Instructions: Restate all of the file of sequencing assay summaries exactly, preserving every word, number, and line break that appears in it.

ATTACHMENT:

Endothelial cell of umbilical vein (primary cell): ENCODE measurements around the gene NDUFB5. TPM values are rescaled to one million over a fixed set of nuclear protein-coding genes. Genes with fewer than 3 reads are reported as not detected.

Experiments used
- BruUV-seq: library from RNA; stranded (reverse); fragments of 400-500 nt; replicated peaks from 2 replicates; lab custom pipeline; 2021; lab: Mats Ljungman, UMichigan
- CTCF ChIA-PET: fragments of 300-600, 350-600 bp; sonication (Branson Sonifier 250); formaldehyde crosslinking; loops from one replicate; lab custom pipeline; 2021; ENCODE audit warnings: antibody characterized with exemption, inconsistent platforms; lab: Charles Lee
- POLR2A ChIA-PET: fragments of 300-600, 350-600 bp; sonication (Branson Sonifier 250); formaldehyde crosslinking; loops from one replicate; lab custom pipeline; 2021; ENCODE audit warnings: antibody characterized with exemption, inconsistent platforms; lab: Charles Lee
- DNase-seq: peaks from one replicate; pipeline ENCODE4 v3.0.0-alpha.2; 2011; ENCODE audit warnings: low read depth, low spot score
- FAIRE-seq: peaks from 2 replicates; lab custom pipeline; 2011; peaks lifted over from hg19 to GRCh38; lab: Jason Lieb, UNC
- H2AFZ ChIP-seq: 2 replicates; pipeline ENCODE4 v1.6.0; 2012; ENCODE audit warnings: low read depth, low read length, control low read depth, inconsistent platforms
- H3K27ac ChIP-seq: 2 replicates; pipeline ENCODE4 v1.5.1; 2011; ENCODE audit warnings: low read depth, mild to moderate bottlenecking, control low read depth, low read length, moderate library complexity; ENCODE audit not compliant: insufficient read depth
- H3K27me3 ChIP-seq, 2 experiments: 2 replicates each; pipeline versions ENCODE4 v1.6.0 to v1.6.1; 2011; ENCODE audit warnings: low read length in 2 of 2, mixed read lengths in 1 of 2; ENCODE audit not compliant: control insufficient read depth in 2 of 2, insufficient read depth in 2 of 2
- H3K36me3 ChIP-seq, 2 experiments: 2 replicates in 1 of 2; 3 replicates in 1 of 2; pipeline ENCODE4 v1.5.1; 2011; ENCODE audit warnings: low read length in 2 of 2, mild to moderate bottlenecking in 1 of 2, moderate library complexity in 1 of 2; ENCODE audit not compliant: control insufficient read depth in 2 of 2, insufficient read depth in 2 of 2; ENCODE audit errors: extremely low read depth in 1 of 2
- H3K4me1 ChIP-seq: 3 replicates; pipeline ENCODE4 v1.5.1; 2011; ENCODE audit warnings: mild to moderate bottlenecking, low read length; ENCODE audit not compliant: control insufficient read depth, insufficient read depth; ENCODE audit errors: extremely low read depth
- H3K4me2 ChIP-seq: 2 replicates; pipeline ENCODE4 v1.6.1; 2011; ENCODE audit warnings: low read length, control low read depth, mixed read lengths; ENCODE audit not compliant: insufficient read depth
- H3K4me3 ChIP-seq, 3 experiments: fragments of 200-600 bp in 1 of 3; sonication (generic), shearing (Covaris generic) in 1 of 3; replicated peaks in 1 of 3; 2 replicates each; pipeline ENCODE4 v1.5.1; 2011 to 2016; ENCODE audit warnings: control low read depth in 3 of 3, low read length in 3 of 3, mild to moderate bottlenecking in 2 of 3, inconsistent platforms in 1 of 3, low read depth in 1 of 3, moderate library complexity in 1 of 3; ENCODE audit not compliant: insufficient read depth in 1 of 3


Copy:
Endothelial cell of umbilical vein (primary cell): ENCODE measurements around the gene NDUFB5. TPM values are rescaled to one million over a fixed set of nuclear protein-coding genes. Genes with fewer than 3 reads are reported as not detected.

Experiments used
- BruUV-seq: library from RNA; stranded (reverse); fragments of 400-500 nt; replicated peaks from 2 replicates; lab custom pipeline; 2021; lab: Mats Ljungman, UMichigan
- CTCF ChIA-PET: fragments of 300-600, 350-600 bp; sonication (Branson Sonifier 250); formaldehyde crosslinking; loops from one replicate; lab custom pipeline; 2021; ENCODE audit warnings: antibody characterized with exemption, inconsistent platforms; lab: Charles Lee
- POLR2A ChIA-PET: fragments of 300-600, 350-600 bp; sonication (Branson Sonifier 250); formaldehyde crosslinking; loops from one replicate; lab custom pipeline; 2021; ENCODE audit warnings: antibody characterized with exemption, inconsistent platforms; lab: Charles Lee
- DNase-seq: peaks from one replicate; pipeline ENCODE4 v3.0.0-alpha.2; 2011; ENCODE audit warnings: low read depth, low spot score
- FAIRE-seq: peaks from 2 replicates; lab custom pipeline; 2011; peaks lifted over from hg19 to GRCh38; lab: Jason Lieb, UNC
- H2AFZ ChIP-seq: 2 replicates; pipeline ENCODE4 v1.6.0; 2012; ENCODE audit warnings: low read depth, low read length, control low read depth, inconsistent platforms
- H3K27ac ChIP-seq: 2 replicates; pipeline ENCODE4 v1.5.1; 2011; ENCODE audit warnings: low read depth, mild to moderate bottlenecking, control low read depth, low read length, moderate library complexity; ENCODE audit not compliant: insufficient read depth
- H3K27me3 ChIP-seq, 2 experiments: 2 replicates each; pipeline versions ENCODE4 v1.6.0 to v1.6.1; 2011; ENCODE audit warnings: low read length in 2 of 2, mixed read lengths in 1 of 2; ENCODE audit not compliant: control insufficient read depth in 2 of 2, insufficient read depth in 2 of 2
- H3K36me3 ChIP-seq, 2 experiments: 2 replicates in 1 of 2; 3 replicates in 1 of 2; pipeline ENCODE4 v1.5.1; 2011; ENCODE audit warnings: low read length in 2 of 2, mild to moderate bottlenecking in 1 of 2, moderate library complexity in 1 of 2; ENCODE audit not compliant: control insufficient read depth in 2 of 2, insufficient read depth in 2 of 2; ENCODE audit errors: extremely low read depth in 1 of 2
- H3K4me1 ChIP-seq: 3 replicates; pipeline ENCODE4 v1.5.1; 2011; ENCODE audit warnings: mild to moderate bottlenecking, low read length; ENCODE audit not compliant: control insufficient read depth, insufficient read depth; ENCODE audit errors: extremely low read depth
- H3K4me2 ChIP-seq: 2 replicates; pipeline ENCODE4 v1.6.1; 2011; ENCODE audit warnings: low read length, control low read depth, mixed read lengths; ENCODE audit not compliant: insufficient read depth
- H3K4me3 ChIP-seq, 3 experiments: fragments of 200-600 bp in 1 of 3; sonication (generic), shearing (Covaris generic) in 1 of 3; replicated peaks in 1 of 3; 2 replicates each; pipeline ENCODE4 v1.5.1; 2011 to 2016; ENCODE audit warnings: control low read depth in 3 of 3, low read length in 3 of 3, mild to moderate bottlenecking in 2 of 3, inconsistent platforms in 1 of 3, low read depth in 1 of 3, moderate library complexity in 1 of 3; ENCODE audit not compliant: insufficient read depth in 1 of 3